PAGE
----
In the context of the L-TROSY-CPMG experiment, it is critical to recognize that the decay of antiphase coherences (e.g. 2CyHz) can be affected by strong coupling between the 1H spin covalently attached to the monitored 13C spin and neighboring 1H spins, which makes the effective R 2 rates depend on the refocusing frequency ν cp also in the absence of conformational exchange (van Ingen et al. 2009). In the case of aromatic spin systems, such aberrant dispersions can become significant if strong scalar coupling occurs between vicinal 1H spins (e.g. 1Hδ1 and 1Hε1 in Phe) for which 3 J HH ≈ 8 Hz, whereas weaker coupling constants (e.g. 4 J HH ≈ 2 Hz, across the ring) do not cause any significant problems irrespective of the frequency difference between the coupled 1H spins, in agreement with previous results (van Ingen et al. 2009). His δ2 and ε1 and Trp δ1 1H spins are always weakly coupled to their vicinal 1H neighbors, which are covalently attached to nitrogen and therefore resonate far downfield. In the case of Phe and Tyr residues, rapid ring flipping makes it impossible to determine a priori whether the weak coupling limit applies. However, numerical simulations using QSim (Helgstrand and Allard 2004) demonstrate that artifactual dispersion decays caused by strong scalar coupling level out completely for ν cp ≥ 100 Hz, where the 13C–1H scalar interaction is effectively decoupled. Furthermore, the artifactual dispersion magnitudes are generally limited to R 2(ν cp = 0)−R 2(ν cp → ∞) ≤3 s−1. These two criteria serve as useful guidelines for establishing the accuracy of relaxation dispersions measured for Phe and Tyr.

In CspB, H29ε1 and W8δ1 both show dispersion steps of approximately 10 s−1 (Fig. 2c–d). Two out of seven Phe exhibit dispersions of 4–6 s−1 (as exemplified by F15δ, Fig. 2a), which also can be safely attributed to conformational exchange. Three remaining Phe rings show smaller dispersion steps of 2 s−1 (as exemplified by F38δ, Fig. 2b), and 2 rings do not show any appreciable relaxation dispersion. All aromatic 13C dispersion curves of CspB reach a plateau at ν cp > 200 Hz, clearly indicating that the dispersions arise from conformational exchange, rather than from effects of strong coupling. Thus, we conclude that the present data are unhampered by any strong coupling between protons and accurately reflect exchange between folded and unfolded states.

The unfolding rate, k U = 12 ± 3 s−1 (derived from the fitted parameters: k U = k ex·p U) matches perfectly with that (12 ± 7 s−1) determined previously from stopped-flow data (Schindler et al. 1995), whereas the folding rates differ by a factor of two. Notably, it has been observed for CspB that k U is almost independent of urea concentration, whereas the folding rate (k F) exhibits a strong urea dependence (Schindler et al. 1995), indicating that the former is considerably more robust with respect to variations in solvent conditions, such as the difference in buffer composition between the present (10 mM HEPES) and previous (20 or 100 mM sodium cacodylate; Schindler et al. 1995; Zeeb and Balbach 2005) experiments. At the level of individual 13C sites, no deviations from two-state folding behavior were observed, in agreement with previous results (Schindler et al. 1995; Zeeb and Balbach 2005). In the present case, ring flips are expected to be significantly faster than the folding–unfolding kinetics. Consequently, the two processes are time-scale separated, such that CPMG dispersion measurements report only on the folding–unfolding process, while exchange due to ring flips in CspB is too fast to be probed by current refocusing rates.

We assessed the accuracy of the chemical shift differences between the folded and unfolded states determined from the CPMG dispersions by comparing with shift differences measured from 1H–13C HSQC spectra of the folded and unfolded states. 13C chemical shifts of the unfolded state under native conditions were obtained by monitoring the urea-dependence of the 1H–13C HSQC spectrum from 0.5 to 2.5 M urea and extrapolating linearly to 0 M (Fig. S2). Residue-specific assignments of Phe 13Cδ resonances in the unfolded state were not necessary, because they all merged to a single overlapped signal.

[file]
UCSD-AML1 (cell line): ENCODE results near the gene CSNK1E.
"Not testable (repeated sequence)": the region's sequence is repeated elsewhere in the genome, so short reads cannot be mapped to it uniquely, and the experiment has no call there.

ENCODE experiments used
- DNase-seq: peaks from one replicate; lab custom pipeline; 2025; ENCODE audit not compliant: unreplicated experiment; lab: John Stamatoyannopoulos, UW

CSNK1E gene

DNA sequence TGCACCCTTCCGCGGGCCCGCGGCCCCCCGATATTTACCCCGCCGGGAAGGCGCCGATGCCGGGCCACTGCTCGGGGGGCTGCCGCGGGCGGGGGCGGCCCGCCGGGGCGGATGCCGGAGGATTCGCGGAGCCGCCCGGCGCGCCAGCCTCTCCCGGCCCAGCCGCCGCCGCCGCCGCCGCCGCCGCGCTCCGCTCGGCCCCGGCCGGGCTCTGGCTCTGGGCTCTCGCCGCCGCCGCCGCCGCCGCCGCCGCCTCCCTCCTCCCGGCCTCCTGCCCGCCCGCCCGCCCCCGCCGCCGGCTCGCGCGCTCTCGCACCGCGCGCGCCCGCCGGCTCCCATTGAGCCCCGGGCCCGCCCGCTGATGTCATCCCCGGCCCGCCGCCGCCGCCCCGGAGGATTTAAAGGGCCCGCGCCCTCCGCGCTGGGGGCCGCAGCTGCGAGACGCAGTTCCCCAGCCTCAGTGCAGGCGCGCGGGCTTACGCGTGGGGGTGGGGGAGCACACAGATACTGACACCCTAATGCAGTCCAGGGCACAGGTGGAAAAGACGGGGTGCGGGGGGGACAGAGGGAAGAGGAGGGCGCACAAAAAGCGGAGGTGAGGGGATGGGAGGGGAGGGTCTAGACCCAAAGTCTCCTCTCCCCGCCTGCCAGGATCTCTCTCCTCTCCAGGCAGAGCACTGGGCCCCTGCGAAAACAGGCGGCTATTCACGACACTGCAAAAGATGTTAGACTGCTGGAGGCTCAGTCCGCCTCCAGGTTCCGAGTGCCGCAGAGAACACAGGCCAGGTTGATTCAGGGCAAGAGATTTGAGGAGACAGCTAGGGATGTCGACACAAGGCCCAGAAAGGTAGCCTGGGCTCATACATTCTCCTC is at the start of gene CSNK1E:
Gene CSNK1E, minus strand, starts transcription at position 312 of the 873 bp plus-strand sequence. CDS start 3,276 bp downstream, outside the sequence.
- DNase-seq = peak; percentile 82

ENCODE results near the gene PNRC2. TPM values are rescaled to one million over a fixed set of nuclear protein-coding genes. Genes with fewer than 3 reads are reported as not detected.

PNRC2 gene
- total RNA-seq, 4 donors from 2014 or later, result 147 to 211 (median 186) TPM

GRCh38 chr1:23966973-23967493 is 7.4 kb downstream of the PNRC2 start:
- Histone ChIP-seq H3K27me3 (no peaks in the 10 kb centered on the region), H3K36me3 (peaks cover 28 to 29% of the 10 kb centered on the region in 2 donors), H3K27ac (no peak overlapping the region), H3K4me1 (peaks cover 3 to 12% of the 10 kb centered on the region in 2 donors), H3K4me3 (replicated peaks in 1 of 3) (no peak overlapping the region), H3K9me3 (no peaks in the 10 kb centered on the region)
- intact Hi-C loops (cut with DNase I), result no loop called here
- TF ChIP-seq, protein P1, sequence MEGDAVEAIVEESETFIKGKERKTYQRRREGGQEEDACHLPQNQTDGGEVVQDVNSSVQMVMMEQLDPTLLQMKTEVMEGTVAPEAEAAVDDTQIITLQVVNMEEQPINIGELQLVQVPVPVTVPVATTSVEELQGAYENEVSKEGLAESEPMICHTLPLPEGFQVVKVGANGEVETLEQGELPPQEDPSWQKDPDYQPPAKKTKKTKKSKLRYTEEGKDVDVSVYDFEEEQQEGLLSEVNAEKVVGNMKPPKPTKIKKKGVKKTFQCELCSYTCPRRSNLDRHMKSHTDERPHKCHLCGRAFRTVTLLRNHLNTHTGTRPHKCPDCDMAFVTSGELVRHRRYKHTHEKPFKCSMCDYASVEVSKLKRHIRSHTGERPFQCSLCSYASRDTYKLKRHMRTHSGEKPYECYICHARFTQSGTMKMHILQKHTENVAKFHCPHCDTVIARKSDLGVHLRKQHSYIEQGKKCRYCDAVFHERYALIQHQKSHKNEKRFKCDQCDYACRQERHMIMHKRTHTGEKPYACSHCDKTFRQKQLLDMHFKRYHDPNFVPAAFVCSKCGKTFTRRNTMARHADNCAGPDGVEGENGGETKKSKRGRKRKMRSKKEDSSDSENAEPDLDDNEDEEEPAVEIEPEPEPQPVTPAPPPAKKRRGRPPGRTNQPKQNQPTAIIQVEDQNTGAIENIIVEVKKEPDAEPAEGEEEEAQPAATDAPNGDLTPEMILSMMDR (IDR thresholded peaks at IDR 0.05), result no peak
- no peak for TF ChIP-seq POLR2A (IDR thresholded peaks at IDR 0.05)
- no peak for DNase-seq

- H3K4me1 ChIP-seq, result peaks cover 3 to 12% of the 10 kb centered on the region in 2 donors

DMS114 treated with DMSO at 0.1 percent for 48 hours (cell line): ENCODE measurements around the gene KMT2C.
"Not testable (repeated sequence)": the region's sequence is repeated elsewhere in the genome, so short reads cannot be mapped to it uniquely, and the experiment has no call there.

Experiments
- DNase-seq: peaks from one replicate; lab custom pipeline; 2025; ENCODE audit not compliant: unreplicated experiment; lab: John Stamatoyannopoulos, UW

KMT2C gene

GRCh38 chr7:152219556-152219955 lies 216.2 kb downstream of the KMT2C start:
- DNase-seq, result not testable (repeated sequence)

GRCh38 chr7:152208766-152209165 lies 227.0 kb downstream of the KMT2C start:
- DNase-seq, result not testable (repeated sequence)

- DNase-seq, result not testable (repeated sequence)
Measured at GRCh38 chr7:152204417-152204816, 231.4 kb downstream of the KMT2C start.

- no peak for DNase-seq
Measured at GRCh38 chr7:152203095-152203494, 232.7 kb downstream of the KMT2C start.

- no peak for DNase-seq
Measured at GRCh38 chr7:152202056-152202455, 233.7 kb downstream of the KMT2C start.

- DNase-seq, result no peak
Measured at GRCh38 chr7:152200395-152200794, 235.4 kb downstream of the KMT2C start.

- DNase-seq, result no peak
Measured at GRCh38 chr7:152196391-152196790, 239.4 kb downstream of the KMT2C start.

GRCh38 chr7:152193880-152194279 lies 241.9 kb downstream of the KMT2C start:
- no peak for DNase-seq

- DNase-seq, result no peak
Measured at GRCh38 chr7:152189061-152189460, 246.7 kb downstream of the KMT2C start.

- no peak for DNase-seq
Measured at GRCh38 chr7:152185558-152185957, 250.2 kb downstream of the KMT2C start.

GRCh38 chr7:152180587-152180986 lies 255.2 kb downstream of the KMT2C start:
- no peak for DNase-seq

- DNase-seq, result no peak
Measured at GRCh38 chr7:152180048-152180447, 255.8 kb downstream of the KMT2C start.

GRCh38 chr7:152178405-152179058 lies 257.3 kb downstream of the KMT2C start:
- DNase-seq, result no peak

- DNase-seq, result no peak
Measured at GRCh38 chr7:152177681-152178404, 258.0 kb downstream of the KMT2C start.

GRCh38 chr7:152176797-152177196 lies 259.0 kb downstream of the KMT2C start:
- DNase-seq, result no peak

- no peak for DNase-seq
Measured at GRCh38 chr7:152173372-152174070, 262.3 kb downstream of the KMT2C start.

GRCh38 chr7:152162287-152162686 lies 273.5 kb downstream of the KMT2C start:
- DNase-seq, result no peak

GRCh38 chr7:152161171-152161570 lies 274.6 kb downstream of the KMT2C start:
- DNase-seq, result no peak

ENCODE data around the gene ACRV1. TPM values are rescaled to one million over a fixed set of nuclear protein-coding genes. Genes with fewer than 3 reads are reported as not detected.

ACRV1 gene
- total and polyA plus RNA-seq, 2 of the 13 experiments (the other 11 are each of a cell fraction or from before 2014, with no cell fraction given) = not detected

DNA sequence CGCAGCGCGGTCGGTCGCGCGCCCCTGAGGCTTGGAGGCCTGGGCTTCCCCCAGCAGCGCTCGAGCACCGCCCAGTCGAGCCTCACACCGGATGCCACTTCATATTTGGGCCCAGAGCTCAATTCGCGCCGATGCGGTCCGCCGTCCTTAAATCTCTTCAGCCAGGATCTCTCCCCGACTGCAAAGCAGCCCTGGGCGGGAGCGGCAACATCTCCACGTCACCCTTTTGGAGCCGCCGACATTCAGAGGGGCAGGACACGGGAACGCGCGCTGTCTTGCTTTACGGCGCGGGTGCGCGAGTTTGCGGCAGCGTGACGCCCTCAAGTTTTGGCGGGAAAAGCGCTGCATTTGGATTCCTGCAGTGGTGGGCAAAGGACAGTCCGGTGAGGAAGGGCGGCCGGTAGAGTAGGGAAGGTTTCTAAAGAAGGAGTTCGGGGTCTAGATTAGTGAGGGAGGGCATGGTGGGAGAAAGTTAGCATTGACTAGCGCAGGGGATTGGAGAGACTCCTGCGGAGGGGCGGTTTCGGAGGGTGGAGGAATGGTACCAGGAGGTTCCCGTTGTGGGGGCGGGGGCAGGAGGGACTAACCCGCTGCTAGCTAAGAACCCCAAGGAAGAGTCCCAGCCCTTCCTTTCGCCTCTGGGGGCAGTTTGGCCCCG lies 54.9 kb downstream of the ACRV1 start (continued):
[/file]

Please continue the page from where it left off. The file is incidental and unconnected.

Figure 3 shows the excellent agreement of the chemical shift differences extracted from the global fit to the CPMG dispersion data, compared to the shift differences between the folded and unfolded states derived from 1H–13C HSQC spectra. These results demonstrate that aromatic 13C chemical shift differences between ground (e.g. folded) and high-energy (e.g. unfolded) states can be determined robustly from CPMG dispersion experiments, similar to what has been reported previously for other types of nuclei (Teilum et al. 2006b; Hansen et al. 2008).
Fig. 3

Correlation of 13C chemical shift differences, Δδ = Δω/(2πγB0), between the folded and unfolded states of CspB derived from L-TROSY-CPMG relaxation dispersions under native conditions or measured directly from 1H–13C HSQC spectra of the native and progressively urea-denatured states. The signs of the shift differences measured from spectra were also used for the CPMG-derived shift difference. Standard errors of the fitted parameters (vertical axis) were determined from the covariance matrix, whereas the uncertainties of the HSQC-derived shift differences are negligibly small. Sizeable uncertainties are observed only for F49δ*, which has a chemical shift difference close to zero, and H29ε1, which has low signal intensity (Fig. S1); for other residues the error bars are smaller than, or similar to, the size of the symbols

In conclusion, the L-TROSY-CPMG relaxation dispersion experiment for aromatic 13C spins provides accurate information on conformational exchange, including the aromatic chemical shifts of the transiently populated high-energy state, and should serve as a valuable complement to experiments developed for other types of side chains.

Notes

Acknowledgments

We thank Prof. Jochen Balbach for kindly providing the CspB clone. This research was supported by the Swedish Research Council (621-2010-4912; 822-2005-2915), the Göran Gustafsson Foundation for Research in Natural Sciences and Medicine, and the Knut and Alice Wallenberg Foundation. U.W. was supported by an EMBO long-term fellowship. M.R. was supported by a postdoctoral fellowship funded by the Swedish Research Council (623-2009-800).

Open Access

This article is distributed under the terms of the Creative Commons Attribution License which permits any use, distribution, and reproduction in any medium, provided the original author(s) and the source are credited.

Supplementary material

10858_2012_9656_MOESM1_ESM.pdf (1.6 mb)
SUPPLEMENTARY MATERIAL: One figure showing relaxation dispersion curves for all data acquired on CspB using L-TROSY-CPMG and rc-CPMG experiments. One figure showing the urea dependence of the 13C chemical shifts of the unfolded state of CspB at 25°C. (PDF 1591 kb)

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Copyright information

© The Author(s) 2012

Authors and Affiliations

  • Ulrich Weininger
    • 1
  • Michal Respondek
    • 1
  • Mikael Akke
    • 1
  1. 1.Department of Biophysical ChemistryCenter for Molecular Protein Science, Lund UniversityLundSweden